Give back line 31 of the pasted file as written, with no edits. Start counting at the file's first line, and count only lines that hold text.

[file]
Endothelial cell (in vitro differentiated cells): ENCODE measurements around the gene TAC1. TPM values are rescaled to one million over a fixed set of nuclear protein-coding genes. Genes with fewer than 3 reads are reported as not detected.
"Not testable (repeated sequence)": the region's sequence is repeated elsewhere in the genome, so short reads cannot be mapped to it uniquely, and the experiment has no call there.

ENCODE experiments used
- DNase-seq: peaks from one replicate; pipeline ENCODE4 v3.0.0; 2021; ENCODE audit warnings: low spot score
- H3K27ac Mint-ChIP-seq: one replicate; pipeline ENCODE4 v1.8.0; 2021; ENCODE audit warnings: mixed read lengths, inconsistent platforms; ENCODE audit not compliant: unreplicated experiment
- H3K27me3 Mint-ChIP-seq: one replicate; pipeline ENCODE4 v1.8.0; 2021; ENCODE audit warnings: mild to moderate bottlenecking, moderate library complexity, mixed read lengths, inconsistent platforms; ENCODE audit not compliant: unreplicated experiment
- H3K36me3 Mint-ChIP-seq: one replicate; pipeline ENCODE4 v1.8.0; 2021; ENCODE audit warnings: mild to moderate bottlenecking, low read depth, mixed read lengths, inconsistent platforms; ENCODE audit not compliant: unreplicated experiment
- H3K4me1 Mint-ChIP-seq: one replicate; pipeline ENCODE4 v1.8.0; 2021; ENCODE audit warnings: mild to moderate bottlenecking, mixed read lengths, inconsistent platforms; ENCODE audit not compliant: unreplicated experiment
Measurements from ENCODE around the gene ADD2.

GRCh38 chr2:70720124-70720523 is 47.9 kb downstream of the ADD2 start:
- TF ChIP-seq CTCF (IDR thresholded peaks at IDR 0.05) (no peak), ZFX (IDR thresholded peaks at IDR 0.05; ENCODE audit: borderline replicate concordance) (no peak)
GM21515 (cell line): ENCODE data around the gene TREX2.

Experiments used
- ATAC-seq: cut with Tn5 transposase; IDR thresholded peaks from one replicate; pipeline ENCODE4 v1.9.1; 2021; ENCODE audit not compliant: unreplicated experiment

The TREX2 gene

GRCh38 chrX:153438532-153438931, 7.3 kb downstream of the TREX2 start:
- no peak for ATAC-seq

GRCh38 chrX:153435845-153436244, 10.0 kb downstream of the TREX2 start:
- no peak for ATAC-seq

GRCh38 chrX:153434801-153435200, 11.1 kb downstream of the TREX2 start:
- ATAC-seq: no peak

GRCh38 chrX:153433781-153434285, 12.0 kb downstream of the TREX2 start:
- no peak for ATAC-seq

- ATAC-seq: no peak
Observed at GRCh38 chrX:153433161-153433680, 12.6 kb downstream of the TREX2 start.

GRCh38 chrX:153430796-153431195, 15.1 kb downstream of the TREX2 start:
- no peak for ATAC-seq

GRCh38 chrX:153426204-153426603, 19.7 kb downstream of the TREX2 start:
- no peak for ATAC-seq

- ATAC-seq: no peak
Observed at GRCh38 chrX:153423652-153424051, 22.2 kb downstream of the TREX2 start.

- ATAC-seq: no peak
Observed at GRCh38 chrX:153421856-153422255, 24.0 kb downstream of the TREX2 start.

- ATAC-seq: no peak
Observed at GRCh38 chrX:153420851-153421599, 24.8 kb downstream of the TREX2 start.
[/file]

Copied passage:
Observed at GRCh38 chrX:153423652-153424051, 22.2 kb downstream of the TREX2 start.